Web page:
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NYC Department of Housing Preservation & Development
Press Room

August 16, 2004

For information about the Lead Education Program, please call 311
Members of the press, contact: Carol Abrams (212) 863-5176

City Housing Agency Launches Lead Education Program to Help Residential Building Owners, Managers and Workers Comply with Lead Paint Hazard Reduction Law

HPD Commissioner Shaun Donovan and staff cut the ribbon for the Lead Education Program. For a high-resolution image, click here.

NYC Housing Development and Preservation Department (HPD) Commissioner Shaun Donovan officially opened the agency's Lead Education Program for housing professionals, contractors, and building workers. Located on the seventh floor of Brooklyn Municipal Building at 210 Joralemon Street, the school offers fourteen courses to help the housing industry navigate rules and regulations associated with the Local Law 1 of 2004, a new law designed to prevent lead poisoning in children that took effect on August 2nd.

"We are committed to helping our colleagues in the housing industry understand and carry out their responsibilities under the new Local Law 1," said HPD Commissioner Donovan as he inspected new classrooms and video equipment. "Our lead-related curriculum covers every aspect of the law from identifying lead hazards to the correct and legal methods of abating and remediating them, and our courses are either free or priced below the usual industry rates."

One student, who took the three-hour Lead Awareness course is Winston Roaché, an experienced property manager of family shelters, who declared, "It was an interesting and effective presentation. I appreciated the detail. The first time I heard about the new law, I was confused about the requirements, but now I'm clear about what I need to do to comply."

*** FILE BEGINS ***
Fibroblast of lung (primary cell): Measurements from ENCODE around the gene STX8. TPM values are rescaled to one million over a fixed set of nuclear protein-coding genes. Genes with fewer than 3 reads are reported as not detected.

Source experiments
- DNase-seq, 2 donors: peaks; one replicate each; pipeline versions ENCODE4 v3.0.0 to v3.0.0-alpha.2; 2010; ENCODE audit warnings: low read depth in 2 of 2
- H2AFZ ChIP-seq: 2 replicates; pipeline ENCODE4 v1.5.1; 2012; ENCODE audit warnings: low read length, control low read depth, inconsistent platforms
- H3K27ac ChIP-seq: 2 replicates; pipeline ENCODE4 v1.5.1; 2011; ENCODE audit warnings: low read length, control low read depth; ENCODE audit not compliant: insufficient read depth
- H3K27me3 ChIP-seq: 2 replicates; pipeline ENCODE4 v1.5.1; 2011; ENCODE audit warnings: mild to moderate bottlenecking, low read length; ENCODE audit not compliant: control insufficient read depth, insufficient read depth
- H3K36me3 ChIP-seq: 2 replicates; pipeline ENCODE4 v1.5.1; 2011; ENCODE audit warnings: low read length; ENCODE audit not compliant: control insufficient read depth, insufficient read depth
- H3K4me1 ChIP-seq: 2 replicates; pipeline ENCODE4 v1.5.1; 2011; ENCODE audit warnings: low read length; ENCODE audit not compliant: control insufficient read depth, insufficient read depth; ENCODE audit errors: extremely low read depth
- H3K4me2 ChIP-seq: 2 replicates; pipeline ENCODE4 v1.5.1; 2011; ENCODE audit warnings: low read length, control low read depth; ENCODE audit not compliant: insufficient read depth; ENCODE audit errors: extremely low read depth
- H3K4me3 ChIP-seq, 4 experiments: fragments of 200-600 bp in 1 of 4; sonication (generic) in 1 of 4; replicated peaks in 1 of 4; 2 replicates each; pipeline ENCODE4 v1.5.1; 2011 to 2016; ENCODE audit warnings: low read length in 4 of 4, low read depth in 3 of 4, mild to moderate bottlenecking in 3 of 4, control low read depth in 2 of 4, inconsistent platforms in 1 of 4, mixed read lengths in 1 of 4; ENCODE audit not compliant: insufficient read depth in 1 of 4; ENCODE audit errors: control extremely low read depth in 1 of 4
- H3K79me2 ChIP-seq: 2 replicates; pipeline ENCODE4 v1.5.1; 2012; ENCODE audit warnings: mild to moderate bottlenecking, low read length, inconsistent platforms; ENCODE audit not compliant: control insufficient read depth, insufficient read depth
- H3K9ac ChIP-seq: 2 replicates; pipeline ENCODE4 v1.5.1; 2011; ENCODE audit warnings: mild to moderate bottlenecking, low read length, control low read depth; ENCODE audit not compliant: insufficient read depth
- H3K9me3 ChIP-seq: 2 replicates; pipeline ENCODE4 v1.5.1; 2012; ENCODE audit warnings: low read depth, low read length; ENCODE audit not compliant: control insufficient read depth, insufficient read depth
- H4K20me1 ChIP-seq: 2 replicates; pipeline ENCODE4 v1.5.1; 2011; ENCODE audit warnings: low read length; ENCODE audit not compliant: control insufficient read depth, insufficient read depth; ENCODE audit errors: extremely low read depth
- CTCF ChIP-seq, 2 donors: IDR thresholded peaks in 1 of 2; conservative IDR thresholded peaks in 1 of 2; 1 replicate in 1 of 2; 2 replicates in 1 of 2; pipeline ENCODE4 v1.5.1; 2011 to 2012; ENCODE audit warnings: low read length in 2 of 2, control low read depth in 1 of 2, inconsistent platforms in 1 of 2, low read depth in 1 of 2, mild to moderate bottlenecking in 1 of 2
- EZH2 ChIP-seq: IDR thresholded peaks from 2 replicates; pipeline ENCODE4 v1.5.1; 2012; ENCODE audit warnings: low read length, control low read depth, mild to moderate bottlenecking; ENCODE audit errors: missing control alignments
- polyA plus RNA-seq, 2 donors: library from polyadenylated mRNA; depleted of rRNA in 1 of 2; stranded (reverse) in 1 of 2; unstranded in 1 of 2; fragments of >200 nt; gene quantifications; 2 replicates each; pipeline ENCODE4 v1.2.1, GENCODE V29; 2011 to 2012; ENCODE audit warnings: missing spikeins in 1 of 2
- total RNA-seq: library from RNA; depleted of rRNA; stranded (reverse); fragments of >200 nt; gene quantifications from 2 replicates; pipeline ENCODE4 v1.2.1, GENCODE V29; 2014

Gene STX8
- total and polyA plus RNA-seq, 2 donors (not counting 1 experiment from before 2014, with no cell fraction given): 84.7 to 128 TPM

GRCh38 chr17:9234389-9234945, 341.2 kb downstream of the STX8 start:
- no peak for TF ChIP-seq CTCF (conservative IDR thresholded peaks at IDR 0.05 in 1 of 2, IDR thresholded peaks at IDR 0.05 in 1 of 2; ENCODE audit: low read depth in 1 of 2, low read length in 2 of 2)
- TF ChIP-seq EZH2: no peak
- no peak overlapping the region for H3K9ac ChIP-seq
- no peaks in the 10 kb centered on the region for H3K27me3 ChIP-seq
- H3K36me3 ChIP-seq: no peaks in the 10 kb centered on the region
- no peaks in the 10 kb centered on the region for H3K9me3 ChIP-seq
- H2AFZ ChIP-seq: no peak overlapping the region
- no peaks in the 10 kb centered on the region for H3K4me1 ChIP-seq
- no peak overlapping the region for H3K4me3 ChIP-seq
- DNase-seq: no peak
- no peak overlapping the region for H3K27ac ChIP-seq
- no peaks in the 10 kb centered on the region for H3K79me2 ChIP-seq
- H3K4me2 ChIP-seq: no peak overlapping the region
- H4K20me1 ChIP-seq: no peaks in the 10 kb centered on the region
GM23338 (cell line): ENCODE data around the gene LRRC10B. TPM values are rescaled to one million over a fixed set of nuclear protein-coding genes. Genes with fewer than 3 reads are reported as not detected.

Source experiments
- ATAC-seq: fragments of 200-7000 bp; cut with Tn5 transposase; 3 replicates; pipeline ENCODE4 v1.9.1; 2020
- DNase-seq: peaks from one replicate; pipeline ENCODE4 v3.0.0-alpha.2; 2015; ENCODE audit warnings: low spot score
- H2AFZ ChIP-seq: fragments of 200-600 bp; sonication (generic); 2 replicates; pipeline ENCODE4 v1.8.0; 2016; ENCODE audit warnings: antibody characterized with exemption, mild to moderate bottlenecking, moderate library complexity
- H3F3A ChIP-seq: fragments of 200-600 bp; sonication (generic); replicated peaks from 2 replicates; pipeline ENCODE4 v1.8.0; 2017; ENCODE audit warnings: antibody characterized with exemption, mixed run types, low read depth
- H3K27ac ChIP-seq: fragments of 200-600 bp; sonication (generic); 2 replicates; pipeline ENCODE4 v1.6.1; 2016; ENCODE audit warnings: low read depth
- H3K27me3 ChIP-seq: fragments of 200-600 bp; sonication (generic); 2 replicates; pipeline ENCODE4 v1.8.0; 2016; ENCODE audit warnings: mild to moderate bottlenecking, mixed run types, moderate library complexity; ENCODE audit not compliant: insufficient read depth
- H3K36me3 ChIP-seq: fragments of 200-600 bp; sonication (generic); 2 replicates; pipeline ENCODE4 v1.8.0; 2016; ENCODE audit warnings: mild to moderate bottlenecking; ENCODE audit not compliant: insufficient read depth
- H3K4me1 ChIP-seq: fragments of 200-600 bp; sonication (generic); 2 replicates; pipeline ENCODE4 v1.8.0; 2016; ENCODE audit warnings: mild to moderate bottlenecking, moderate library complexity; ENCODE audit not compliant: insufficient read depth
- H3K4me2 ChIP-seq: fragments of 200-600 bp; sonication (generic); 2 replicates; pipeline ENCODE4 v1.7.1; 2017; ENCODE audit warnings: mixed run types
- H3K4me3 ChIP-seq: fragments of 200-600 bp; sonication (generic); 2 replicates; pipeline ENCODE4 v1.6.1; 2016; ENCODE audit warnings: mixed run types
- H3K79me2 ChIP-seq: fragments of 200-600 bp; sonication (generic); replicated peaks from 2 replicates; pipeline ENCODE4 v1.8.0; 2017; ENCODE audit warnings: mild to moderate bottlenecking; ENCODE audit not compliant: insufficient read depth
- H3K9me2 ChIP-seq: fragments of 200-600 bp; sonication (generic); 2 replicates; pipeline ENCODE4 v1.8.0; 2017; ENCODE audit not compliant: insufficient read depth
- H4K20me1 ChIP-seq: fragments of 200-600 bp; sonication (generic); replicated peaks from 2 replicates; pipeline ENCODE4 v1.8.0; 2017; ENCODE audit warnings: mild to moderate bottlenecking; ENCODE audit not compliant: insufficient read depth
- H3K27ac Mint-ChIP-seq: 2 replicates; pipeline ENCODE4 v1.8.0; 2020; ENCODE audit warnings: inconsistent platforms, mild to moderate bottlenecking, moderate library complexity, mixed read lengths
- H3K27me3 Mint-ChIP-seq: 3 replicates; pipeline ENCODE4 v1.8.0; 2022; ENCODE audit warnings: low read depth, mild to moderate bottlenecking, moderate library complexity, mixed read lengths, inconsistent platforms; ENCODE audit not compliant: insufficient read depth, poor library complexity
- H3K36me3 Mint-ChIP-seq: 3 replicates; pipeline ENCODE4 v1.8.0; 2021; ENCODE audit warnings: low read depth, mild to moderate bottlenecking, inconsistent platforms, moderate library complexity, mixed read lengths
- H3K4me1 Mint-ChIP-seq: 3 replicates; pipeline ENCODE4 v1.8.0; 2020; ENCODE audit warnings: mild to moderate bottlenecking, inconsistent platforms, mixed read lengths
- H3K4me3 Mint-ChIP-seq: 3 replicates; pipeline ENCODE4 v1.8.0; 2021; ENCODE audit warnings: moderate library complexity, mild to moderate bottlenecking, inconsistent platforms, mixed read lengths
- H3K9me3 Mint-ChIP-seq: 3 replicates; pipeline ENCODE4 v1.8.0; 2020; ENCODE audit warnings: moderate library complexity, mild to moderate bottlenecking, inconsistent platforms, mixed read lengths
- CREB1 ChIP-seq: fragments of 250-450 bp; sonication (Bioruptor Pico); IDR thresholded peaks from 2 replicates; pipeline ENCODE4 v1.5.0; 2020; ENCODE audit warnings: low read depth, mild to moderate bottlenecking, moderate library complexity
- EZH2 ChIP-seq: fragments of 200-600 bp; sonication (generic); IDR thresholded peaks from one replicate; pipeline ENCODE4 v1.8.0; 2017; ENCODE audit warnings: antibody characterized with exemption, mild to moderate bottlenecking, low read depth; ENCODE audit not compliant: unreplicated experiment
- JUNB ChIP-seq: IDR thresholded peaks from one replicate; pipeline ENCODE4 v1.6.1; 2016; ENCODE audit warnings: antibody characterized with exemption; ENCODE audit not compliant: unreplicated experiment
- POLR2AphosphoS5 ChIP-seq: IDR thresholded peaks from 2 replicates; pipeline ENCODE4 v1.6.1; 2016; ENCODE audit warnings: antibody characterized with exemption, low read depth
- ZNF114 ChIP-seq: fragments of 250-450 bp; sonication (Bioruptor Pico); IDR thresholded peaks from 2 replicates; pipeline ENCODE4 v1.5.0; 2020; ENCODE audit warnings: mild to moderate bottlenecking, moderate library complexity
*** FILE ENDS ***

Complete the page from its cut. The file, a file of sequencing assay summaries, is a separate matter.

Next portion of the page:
Lead paint has been banned by local law since 1960 and by federal law since 1978, but because 60% of New York City's housing stock was built before 1947, lead paint remains a concern. The newest version of Local Law 1 contains expansive obligations including annual inspections, testing, and specialized training for workers making repairs not typically associated with lead paint in multiple dwellings constructed prior to 1960 with children under the age of seven years. (In some cases buildings built between 1960 and 1978 are also covered.) To facilitate implementation of the new law, HPD's Housing Education Services has expanded its curriculum to include fourteen courses related specifically to lead paint hazard reduction. Included in the offerings described in the red, white and blue Course Guide 2003-2004 are courses to teach the safe work practices required for repairs of more than two square feet per room (about the size of a 25" television screen) and to prepare candidates for the EPA certification required for workers doing certain types of repairs.

Courses are now taught at the Brooklyn location. Two additional sites are expected to open shortly, and the agency will begin simulcasting courses via an interactive system this fall to allow participants to go to satellite classrooms in Manhattan at Hunter College and Manhattan Community College; in Queens at LaGuardia College; and in the Bronx at Lehman College.

For more information about Local Law 1 of 2004 or a Housing Education Services Course Guide , call 311 or log on to Applicants may register for courses on line.

HPD is the nation's largest municipal housing preservation and development agency. A major responsibility of the agency is to encourage the preservation of affordable housing through education, outreach, loan programs and enforcement of housing quality standards.


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